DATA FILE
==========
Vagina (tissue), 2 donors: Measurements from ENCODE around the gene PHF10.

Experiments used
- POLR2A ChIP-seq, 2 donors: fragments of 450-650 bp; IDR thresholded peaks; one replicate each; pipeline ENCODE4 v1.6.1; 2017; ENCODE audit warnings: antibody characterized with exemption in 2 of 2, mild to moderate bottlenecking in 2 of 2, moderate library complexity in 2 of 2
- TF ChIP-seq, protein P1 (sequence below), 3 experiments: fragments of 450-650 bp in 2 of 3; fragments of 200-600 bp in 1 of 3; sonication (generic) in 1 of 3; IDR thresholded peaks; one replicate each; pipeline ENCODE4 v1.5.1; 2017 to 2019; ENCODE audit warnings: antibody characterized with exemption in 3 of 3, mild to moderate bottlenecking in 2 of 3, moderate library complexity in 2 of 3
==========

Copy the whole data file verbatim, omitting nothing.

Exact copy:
Vagina (tissue), 2 donors: Measurements from ENCODE around the gene PHF10.

Experiments used
- POLR2A ChIP-seq, 2 donors: fragments of 450-650 bp; IDR thresholded peaks; one replicate each; pipeline ENCODE4 v1.6.1; 2017; ENCODE audit warnings: antibody characterized with exemption in 2 of 2, mild to moderate bottlenecking in 2 of 2, moderate library complexity in 2 of 2
- TF ChIP-seq, protein P1 (sequence below), 3 experiments: fragments of 450-650 bp in 2 of 3; fragments of 200-600 bp in 1 of 3; sonication (generic) in 1 of 3; IDR thresholded peaks; one replicate each; pipeline ENCODE4 v1.5.1; 2017 to 2019; ENCODE audit warnings: antibody characterized with exemption in 3 of 3, mild to moderate bottlenecking in 2 of 3, moderate library complexity in 2 of 3